Mao Zedong and Zhou Enlai, in particular, were keen on utilizing the conference as a platform to declare the emergence of the "new China" as a significant player and respected entity in global matters. Internally, Zhou Enlai stressed the imperative for Beijing to exert maximum effort to ensure the success of the Geneva Conference. Zhou Enlai expects unlike SU leaders many results of the conference "That China, [North] Korea, and Vietnam can jointly participate in this international conference is in itself an unexpected event and one of our [diplomatic] victories. It will be a bigger success if we can take this opportunity to express our positions and principles on all the issues and offer explanations on certain questions so as to resolve some disputes." The Chinese ambassador in the SU, Zhang Wentian says to foreign minister Molotov "… the PRC is intent on taking an active part in the Geneva Conference and thinks that if no great successes are achieved at it, then any success here will be important since a path for active participation in international affairs is being opened for the PRC."
    During the Conference, Zhou Enlai uses the opportunity to break through China's isolation on the world stage. Every effort was made as the PRC secured the rental of one of the grandest châteaux available, the "Grand Mont-Fleuri". The château underwent a transformation into a museum, adorned with antiques imported from China to embellish its rooms and corridors. Zhou anticipated that the international and media interest in the PRC would turn the château into a bustling hub of activity, attracting informal visits from foreigners. PRC press attaché Xiong Xianghui later approximated that 505 international groups and 3,800 individuals had visited the PRC's premises.
    Zhou Enlai speaks on several occasions with the Foreign Affairs minister of the UK Eden the foreign affairs minister of France Bidault and with the French premier Pierre Mendes-France. Chinese representatives have also a meeting with West German businessmen. At an informal meeting, there is even contact between Zhou Enlai and the American negotiator Walter Bedell Smith, who says: "I hope that our two countries can move toward a better mutual understanding." The US Secretary of State Dulles obstructs further reconciliation efforts and even declines to shake hands with Zhou Enlai. At a lower diplomatic level, negotiations concerning American prisoners of war in China and Chinese students in the US take place but yield no tangible outcomes. However, in 1955, discussions occur between Chinese and American ambassadors in Warsaw. Additionally, engagements with the UK lead to the exchange of trade missions and a change in the status of the UK representative to chargé d’affaires.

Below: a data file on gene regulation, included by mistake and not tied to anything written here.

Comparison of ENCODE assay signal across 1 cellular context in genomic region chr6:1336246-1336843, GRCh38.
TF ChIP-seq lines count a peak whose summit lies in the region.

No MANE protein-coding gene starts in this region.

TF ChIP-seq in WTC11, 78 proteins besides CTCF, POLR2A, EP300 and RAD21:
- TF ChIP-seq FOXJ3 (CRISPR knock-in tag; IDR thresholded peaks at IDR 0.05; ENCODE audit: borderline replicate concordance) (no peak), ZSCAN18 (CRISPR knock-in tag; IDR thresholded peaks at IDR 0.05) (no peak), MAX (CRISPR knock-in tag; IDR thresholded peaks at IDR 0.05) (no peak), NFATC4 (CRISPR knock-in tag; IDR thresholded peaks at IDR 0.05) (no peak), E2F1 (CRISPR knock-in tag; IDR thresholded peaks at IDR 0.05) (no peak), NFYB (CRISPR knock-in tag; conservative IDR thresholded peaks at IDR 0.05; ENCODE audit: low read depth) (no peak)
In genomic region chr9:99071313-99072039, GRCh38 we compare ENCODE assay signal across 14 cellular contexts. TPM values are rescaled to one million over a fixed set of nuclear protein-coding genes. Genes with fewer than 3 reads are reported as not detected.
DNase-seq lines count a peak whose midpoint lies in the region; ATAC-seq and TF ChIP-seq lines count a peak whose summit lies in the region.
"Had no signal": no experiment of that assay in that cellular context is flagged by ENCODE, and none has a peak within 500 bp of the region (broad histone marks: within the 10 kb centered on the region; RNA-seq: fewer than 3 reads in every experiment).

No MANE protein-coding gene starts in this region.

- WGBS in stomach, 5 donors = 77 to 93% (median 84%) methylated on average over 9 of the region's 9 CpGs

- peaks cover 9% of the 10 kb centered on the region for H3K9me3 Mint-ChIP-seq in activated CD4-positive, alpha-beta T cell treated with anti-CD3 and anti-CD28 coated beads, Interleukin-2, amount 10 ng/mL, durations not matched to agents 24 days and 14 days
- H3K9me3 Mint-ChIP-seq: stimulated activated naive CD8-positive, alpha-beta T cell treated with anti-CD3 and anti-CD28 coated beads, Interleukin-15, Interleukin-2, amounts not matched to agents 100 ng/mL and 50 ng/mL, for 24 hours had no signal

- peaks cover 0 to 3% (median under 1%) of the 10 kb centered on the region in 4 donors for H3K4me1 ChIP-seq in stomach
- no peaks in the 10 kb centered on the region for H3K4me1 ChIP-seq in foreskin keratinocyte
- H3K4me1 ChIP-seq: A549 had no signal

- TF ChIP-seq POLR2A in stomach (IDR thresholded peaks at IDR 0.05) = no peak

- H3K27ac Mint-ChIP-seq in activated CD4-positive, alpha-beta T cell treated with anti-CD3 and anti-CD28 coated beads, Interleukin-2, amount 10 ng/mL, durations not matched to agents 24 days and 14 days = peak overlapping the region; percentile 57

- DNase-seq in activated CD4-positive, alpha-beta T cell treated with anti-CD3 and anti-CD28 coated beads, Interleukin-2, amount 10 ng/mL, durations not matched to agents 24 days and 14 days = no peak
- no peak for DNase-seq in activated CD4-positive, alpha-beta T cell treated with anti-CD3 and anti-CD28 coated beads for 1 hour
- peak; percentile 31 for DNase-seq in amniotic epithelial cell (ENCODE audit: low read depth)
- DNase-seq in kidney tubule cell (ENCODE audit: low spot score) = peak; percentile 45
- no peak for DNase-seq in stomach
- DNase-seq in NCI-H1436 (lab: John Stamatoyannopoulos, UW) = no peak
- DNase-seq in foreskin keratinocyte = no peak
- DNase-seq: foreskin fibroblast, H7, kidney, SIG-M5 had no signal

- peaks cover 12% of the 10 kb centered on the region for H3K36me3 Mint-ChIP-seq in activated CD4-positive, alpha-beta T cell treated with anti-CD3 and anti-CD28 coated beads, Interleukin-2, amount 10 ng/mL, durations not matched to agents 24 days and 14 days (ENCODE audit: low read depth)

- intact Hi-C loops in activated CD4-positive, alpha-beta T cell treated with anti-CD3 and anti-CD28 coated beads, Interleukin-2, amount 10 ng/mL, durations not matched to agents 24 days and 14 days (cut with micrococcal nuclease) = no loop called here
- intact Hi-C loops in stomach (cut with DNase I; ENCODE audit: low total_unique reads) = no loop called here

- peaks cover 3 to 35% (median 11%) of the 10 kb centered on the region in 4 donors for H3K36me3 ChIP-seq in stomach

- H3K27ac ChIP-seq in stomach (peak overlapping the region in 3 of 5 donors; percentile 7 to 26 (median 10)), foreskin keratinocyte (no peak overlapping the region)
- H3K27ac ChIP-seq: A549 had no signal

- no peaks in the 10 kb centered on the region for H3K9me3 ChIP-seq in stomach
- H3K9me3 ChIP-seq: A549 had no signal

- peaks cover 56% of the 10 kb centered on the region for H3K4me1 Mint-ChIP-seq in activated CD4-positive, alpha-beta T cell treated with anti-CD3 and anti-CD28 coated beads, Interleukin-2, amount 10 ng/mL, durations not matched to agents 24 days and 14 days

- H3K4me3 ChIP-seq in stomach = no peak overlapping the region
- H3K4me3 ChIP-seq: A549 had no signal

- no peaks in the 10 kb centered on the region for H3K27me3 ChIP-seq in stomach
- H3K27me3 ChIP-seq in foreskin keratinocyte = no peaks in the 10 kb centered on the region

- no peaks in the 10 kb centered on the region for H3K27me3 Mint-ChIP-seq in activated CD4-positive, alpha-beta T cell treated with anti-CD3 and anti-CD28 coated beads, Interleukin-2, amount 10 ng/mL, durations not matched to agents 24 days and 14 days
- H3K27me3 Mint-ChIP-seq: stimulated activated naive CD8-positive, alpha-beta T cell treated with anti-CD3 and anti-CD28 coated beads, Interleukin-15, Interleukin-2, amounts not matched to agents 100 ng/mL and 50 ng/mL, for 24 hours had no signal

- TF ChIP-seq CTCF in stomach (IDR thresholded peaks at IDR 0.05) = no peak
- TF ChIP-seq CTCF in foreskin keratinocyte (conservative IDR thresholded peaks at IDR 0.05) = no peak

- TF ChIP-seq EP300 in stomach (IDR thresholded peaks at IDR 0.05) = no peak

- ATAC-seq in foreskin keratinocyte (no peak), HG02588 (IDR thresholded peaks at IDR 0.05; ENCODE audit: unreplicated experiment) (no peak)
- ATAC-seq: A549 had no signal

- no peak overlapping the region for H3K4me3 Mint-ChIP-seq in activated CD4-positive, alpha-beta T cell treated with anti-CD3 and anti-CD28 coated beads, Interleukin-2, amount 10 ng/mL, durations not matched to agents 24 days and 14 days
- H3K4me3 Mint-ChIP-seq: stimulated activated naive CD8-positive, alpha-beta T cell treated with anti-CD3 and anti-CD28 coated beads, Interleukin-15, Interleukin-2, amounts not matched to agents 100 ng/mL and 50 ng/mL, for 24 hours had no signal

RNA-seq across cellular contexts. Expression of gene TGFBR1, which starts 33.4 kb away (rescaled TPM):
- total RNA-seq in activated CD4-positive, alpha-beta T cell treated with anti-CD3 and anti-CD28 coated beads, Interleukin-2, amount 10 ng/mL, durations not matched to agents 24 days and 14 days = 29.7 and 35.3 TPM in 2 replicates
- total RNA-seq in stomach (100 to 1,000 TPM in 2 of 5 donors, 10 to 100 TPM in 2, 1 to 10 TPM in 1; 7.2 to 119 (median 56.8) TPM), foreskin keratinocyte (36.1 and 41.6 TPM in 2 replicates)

Article 4 of the Korean armistice states: "Recommendations to the Governments Concerned on Both Sides.60 In order to insure the peaceful settlement of the Korean question, the military Commanders of both sides hereby recommend to the governments of the countries concerned on both sides that, within three (3) months after the Armistice Agreement is signed and becomes effective, a political conference of a higher level of both sides be held by representatives appointed respectively to settle through negotiation the questions of the withdrawal of all foreign forces from Korea, the peaceful settlement of the Korean question, etc."
    It took a long time before the conference took place. 2 complications caused problems, one issue was the refusal of the US to recognize the PRC and DRK, the other obstacle was, the unwillingness of the PRC and the DRK to meet under UN auspices because they considered the UN itself to have been belligerent in the Korean War. The four-power agreement eventually reached in Berlin in February 1954 stated that the Soviet Union would invite China and North Korea, and the United States would invite South Korea and others participants: Australia, Belgium, Canadia, Columbia, Ethiopia, France, Greece, Luxembourg, The Netherlands, New Zealand, Philippines, Thailand, Turkey and the UK. The head of the delegation of China was Zhou Enlai. A staff of more then 200 people went with him, the most important aids are Zhang Wentian, Wang Jiaxiang, Li Kenong, Qiao Guanhua and Huang Hua.
    The conference tries breaking the deadlock after the cease-fire of 1953. See Article 54. There are several issues on the agenda; the reuniting of Korea, the withdrawal of foreign troops, and the repatriation of prisoners of war.